• Christians receive death threats | An Iraqi auxiliary bishop visiting London was summoned back to Baghdad this week, as the situation for Christians in Iraq continued to deteriorate. Several prominent clergy have received death threats over the last few days (Church Times)
  • Area Chaldeans fear for families in Iraq | U.S. aid is sought to help Christian minority under siege (The Detroit News)

Missions & ministry:

  • For some, seventh day really is meant for rest | It's a position that is unusual in a sports world that has transformed the day of rest into a day of entertainment and commerce (The Grand Rapids Press)
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  • Wheaton refugees find learning haven | At this school, Somali Bantu children mix with Sudanese, Liberian, Bosnian and Rwandan children. Some spent their earliest years in refugee camps (The Daily Herald, Chicago suburbs)
  • Religion in the News: Bible study at Hooters | Some Bible study members initially resisted holding meetings at the restaurant known for its scantily clad waitresses (Associated Press)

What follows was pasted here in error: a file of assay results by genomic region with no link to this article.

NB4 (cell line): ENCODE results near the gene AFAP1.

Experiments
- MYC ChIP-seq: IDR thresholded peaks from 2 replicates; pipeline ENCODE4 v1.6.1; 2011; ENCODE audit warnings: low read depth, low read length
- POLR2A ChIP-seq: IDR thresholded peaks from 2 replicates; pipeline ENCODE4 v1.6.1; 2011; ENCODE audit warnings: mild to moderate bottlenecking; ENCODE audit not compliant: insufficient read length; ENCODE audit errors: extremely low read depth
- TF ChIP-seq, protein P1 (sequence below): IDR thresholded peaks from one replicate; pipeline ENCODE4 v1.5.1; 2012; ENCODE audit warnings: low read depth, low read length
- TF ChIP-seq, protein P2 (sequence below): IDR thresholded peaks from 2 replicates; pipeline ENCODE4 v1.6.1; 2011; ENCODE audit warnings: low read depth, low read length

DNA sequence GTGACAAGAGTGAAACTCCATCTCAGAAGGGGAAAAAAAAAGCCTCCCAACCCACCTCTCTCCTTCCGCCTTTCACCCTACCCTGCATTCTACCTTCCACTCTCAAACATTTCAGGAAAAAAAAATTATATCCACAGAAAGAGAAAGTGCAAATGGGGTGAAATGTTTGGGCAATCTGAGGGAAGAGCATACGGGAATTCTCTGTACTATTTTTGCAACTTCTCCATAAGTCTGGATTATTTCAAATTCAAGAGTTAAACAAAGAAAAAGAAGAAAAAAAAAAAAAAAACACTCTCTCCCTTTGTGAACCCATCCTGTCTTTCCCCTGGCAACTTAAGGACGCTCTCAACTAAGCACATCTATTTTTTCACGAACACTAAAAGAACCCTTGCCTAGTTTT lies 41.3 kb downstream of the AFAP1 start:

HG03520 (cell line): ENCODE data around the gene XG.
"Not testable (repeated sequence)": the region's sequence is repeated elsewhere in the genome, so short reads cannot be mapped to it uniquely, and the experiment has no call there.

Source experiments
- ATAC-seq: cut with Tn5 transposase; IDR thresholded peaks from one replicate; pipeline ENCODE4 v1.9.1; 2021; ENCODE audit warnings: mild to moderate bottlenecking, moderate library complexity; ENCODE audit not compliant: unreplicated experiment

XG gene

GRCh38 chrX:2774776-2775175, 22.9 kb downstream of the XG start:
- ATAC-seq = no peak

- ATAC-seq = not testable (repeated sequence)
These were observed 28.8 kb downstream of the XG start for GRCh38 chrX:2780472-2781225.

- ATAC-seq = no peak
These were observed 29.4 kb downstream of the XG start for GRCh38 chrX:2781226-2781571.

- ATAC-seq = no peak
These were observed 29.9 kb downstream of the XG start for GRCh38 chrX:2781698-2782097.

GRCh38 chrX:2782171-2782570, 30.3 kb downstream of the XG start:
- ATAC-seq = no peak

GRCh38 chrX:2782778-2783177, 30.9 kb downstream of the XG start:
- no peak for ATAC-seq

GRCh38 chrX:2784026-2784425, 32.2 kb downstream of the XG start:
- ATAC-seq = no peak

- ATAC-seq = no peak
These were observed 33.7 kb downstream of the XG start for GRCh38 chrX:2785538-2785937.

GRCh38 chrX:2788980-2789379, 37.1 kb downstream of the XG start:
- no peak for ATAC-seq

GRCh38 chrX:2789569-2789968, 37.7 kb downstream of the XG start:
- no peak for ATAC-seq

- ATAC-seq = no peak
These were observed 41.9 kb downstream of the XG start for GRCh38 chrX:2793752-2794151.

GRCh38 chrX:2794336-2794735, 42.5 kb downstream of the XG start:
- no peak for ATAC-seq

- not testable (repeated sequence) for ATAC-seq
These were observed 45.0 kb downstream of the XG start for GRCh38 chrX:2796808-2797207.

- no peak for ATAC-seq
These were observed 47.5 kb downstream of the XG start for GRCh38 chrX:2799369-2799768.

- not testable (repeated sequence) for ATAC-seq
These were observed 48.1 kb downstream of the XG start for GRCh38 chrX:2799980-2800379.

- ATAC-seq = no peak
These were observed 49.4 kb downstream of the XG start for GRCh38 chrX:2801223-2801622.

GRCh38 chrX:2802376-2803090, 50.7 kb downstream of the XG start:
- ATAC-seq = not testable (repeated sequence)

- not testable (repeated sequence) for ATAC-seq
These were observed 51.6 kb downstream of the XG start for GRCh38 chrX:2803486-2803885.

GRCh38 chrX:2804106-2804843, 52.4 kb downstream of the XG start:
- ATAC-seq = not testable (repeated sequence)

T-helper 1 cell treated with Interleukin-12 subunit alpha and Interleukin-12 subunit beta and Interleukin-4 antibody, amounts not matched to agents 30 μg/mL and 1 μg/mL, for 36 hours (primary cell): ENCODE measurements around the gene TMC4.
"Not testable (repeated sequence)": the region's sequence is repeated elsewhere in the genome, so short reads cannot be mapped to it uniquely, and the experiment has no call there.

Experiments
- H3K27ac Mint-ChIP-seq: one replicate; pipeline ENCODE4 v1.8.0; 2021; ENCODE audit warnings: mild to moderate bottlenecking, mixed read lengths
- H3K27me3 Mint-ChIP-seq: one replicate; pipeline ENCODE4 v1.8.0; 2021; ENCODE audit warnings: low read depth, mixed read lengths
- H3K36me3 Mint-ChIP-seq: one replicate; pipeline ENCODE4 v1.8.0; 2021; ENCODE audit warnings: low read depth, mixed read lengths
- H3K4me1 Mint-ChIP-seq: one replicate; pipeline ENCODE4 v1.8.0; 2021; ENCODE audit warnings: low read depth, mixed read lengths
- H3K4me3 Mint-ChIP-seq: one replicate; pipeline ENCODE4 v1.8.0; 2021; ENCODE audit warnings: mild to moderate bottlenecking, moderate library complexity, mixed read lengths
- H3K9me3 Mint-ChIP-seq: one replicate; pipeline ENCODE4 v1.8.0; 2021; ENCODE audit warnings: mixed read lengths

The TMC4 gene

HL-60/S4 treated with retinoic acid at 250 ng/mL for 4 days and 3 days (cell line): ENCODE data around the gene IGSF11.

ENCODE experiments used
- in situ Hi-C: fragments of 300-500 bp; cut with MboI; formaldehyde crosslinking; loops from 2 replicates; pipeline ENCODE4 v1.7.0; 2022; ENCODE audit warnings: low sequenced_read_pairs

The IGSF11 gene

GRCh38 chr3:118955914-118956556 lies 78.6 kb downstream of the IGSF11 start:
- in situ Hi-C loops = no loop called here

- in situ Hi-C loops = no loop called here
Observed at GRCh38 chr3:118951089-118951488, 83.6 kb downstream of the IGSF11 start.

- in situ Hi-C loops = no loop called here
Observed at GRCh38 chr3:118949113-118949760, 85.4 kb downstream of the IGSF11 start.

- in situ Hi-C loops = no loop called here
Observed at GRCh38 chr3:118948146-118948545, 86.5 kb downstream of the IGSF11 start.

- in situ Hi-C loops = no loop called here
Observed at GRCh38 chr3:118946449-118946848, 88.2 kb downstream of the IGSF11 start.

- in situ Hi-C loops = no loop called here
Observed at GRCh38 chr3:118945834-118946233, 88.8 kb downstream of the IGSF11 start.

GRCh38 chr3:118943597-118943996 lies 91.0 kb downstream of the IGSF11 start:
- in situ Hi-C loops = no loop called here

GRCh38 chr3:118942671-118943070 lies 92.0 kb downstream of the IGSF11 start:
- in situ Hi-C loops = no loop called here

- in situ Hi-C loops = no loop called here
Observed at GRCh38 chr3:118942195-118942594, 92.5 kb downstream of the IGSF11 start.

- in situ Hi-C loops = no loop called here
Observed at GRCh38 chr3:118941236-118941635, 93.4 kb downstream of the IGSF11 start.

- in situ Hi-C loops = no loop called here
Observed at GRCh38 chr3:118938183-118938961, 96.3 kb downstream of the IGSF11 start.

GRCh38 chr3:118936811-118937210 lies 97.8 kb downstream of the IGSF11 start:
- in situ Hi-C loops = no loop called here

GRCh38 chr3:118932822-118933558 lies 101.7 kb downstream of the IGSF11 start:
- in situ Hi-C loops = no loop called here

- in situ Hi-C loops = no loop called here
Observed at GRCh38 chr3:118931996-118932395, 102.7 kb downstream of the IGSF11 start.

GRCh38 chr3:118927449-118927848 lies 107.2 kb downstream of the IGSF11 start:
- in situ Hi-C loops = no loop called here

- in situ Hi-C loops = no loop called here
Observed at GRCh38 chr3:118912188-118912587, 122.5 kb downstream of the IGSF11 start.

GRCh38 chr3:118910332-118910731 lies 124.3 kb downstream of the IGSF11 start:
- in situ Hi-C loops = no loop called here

• Religion news in brief | Bill McCartney's messianic outreach, White House faith-based director vows to fight restrictive local government, New Southern Baptist president wants 1 million baptisms a year, and other stories (Associated Press)
  • Lack of good faith at the ballpark | Let me begin by saying how disappointed I am in Spiritual Outdoor Adventures, which clearly has missed a trick in terms of getting to the action early, conversion-wise (Mark Kreidler,
  • 'Creation Fest' settles in Springfield township | Jeff Goodling camped out at Creation Fest in Mount Union for the last eight years, and he and other members of his church got to thinking in June, "Why don't we do the same thing here?" (York Daily Record, Pa.)
  • Earthly creators find the divine in their details | The contributors to '100 Artists See God' take a mostly humble approach at the Laguna Art Museum (Los Angeles Times, sub. req'd.)

More articles:

  • A mini baby boom | Laurel couple's high-risk pregnancy gamble pays off—and then some (The Washington Post)
  • Priest refuses to bless dreadlocked man's wedding | The priest ordered the groom to remove his dreadlocks, telling the couple: "Rastafarianism and Christianity are totally different" (
  • Apology not enough for man handcuffed by Milton officer | Despite apologies from Police Chief Kevin Mearn, Episcopalian priest Henderson L. Brome says he remains livid over how he was treated last month by Milton police (The Boston Globe)